Everything sixteen-year-old Simon Fitzroy-Hunt loves in is in England. There’s his school, his boyfriend, his cat, and especially Oxford University, which Simon plans to attend just as his beloved late father planned. But all of Simon’s certainties come crashing down when his mother remarries and drags him to Boston with her.
Furious and unforgiving, Simon finds plenty to resent in America. His stepsister is overindulged by her father and struggling with Asperger syndrome. And Simon’s school project—coaching a young student for the national Spelling Bee—hits a complication when eleven-year-old Toby makes a confession: there’s a girl trapped inside his body, and her name is Kay.
Helping Kay find her way begins changing Simon, too, presenting different perspectives and revealing a strength that’s gone untapped until now. And as the life he’s known and the future he envisioned slip further away each day, he realizes he can either lose his direction entirely, or forge a new—and perhaps even better—path.
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Author Brent Hartinger has created The Real Story Safe Sex Project, a non-profit effort designed to spread information and awareness about HIV/AIDS and safe sex for gay youth and men. My contribution, available free of charge, is the short story Giuseppe and Me.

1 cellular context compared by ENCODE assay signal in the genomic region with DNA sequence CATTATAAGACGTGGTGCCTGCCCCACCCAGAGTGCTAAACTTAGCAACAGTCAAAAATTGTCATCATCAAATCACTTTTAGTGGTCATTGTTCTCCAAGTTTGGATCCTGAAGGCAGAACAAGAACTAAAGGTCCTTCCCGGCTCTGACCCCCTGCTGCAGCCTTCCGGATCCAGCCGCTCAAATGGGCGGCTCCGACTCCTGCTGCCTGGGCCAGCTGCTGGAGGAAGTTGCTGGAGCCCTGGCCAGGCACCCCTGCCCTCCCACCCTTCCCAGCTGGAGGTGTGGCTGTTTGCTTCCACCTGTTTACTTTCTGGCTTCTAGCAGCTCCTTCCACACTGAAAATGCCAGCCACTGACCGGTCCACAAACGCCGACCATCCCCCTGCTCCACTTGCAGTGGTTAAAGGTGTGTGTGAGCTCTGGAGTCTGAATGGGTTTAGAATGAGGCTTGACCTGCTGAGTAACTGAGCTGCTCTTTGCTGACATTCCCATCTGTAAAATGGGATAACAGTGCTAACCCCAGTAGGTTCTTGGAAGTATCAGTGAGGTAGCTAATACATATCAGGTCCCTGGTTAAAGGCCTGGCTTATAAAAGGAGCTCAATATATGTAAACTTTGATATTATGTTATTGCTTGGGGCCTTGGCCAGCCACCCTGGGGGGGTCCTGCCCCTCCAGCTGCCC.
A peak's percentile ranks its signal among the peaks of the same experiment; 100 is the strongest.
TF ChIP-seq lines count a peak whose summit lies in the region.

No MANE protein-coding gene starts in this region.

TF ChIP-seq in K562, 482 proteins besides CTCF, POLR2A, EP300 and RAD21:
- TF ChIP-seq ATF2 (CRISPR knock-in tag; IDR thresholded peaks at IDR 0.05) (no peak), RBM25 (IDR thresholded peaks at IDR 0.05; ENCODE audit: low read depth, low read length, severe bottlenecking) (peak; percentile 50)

Giuseppe and Me
Alessandro Lupo (Alex) is a sixteen-year-old gay foster child who has been moved from "home" to "home" in New York City. Isolated by circumstances and by the protective shield he's surrounded himself with, he wanders the streets of the West Village and gravitates toward Stonewall Inn, where the 1969 riots planted the seeds of the gay civil rights movement. Having been raped at his previous foster home, he worries about HIV and about ever being able to enjoy sex.
Alex, whose parents had both been Italian, shares a bedroom with another foster teen at his new home, a bully named Derek. As Alex wanders the city streets, feeling his lack of family keenly, he scrutinizes people who might also be Italian. Alex is short for Alessandro, which means defender of men; Lupo means wolf. But Alex feels fearful most of the time—fear not just of Derek, but also of life in general—and begs for the courage of his 19th century countryman, Giuseppe Garibaldi, with whose statue in Washington Square Park Alex has imaginary conversations.
Then Alex meets two people who represent polar opposites: one who validates the low opinion Alex already has of himself; and another who helps him see himself in an entirely new light and teaches him that his life is worth more than a few minutes of anyone's pleasure.
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